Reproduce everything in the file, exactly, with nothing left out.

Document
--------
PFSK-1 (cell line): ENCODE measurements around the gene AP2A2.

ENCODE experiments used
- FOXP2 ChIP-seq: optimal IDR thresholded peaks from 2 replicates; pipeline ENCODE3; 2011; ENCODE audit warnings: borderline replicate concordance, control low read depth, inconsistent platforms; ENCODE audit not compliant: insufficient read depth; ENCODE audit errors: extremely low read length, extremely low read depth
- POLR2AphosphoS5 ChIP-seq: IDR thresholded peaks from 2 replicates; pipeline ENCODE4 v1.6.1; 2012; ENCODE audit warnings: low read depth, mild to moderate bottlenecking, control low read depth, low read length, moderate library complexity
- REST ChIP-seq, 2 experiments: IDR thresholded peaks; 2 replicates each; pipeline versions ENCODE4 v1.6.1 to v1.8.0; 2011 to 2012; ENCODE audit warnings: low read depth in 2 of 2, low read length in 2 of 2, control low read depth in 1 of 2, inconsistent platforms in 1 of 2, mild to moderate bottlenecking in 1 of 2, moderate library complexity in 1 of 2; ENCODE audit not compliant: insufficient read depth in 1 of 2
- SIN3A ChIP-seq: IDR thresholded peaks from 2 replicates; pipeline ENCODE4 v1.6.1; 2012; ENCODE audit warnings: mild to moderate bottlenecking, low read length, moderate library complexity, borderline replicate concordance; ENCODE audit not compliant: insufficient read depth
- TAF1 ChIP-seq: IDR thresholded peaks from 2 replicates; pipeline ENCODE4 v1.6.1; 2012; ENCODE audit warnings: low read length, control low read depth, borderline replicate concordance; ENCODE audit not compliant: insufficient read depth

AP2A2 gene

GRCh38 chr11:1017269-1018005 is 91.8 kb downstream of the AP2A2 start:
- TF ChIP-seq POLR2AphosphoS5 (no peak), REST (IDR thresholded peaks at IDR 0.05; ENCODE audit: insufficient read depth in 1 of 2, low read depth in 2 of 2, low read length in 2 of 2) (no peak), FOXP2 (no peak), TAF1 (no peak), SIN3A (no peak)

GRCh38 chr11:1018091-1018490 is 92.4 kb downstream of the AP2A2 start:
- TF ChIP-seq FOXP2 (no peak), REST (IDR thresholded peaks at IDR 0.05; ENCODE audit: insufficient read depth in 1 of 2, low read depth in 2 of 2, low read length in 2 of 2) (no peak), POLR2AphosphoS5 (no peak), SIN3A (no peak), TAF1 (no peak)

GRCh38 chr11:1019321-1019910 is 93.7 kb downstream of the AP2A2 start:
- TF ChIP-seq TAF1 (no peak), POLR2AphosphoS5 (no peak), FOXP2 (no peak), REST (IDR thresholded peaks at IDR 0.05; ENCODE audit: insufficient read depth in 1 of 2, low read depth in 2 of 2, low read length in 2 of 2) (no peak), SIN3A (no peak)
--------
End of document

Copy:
PFSK-1 (cell line): ENCODE measurements around the gene AP2A2.

ENCODE experiments used
- FOXP2 ChIP-seq: optimal IDR thresholded peaks from 2 replicates; pipeline ENCODE3; 2011; ENCODE audit warnings: borderline replicate concordance, control low read depth, inconsistent platforms; ENCODE audit not compliant: insufficient read depth; ENCODE audit errors: extremely low read length, extremely low read depth
- POLR2AphosphoS5 ChIP-seq: IDR thresholded peaks from 2 replicates; pipeline ENCODE4 v1.6.1; 2012; ENCODE audit warnings: low read depth, mild to moderate bottlenecking, control low read depth, low read length, moderate library complexity
- REST ChIP-seq, 2 experiments: IDR thresholded peaks; 2 replicates each; pipeline versions ENCODE4 v1.6.1 to v1.8.0; 2011 to 2012; ENCODE audit warnings: low read depth in 2 of 2, low read length in 2 of 2, control low read depth in 1 of 2, inconsistent platforms in 1 of 2, mild to moderate bottlenecking in 1 of 2, moderate library complexity in 1 of 2; ENCODE audit not compliant: insufficient read depth in 1 of 2
- SIN3A ChIP-seq: IDR thresholded peaks from 2 replicates; pipeline ENCODE4 v1.6.1; 2012; ENCODE audit warnings: mild to moderate bottlenecking, low read length, moderate library complexity, borderline replicate concordance; ENCODE audit not compliant: insufficient read depth
- TAF1 ChIP-seq: IDR thresholded peaks from 2 replicates; pipeline ENCODE4 v1.6.1; 2012; ENCODE audit warnings: low read length, control low read depth, borderline replicate concordance; ENCODE audit not compliant: insufficient read depth

AP2A2 gene

GRCh38 chr11:1017269-1018005 is 91.8 kb downstream of the AP2A2 start:
- TF ChIP-seq POLR2AphosphoS5 (no peak), REST (IDR thresholded peaks at IDR 0.05; ENCODE audit: insufficient read depth in 1 of 2, low read depth in 2 of 2, low read length in 2 of 2) (no peak), FOXP2 (no peak), TAF1 (no peak), SIN3A (no peak)

GRCh38 chr11:1018091-1018490 is 92.4 kb downstream of the AP2A2 start:
- TF ChIP-seq FOXP2 (no peak), REST (IDR thresholded peaks at IDR 0.05; ENCODE audit: insufficient read depth in 1 of 2, low read depth in 2 of 2, low read length in 2 of 2) (no peak), POLR2AphosphoS5 (no peak), SIN3A (no peak), TAF1 (no peak)

GRCh38 chr11:1019321-1019910 is 93.7 kb downstream of the AP2A2 start:
- TF ChIP-seq TAF1 (no peak), POLR2AphosphoS5 (no peak), FOXP2 (no peak), REST (IDR thresholded peaks at IDR 0.05; ENCODE audit: insufficient read depth in 1 of 2, low read depth in 2 of 2, low read length in 2 of 2) (no peak), SIN3A (no peak)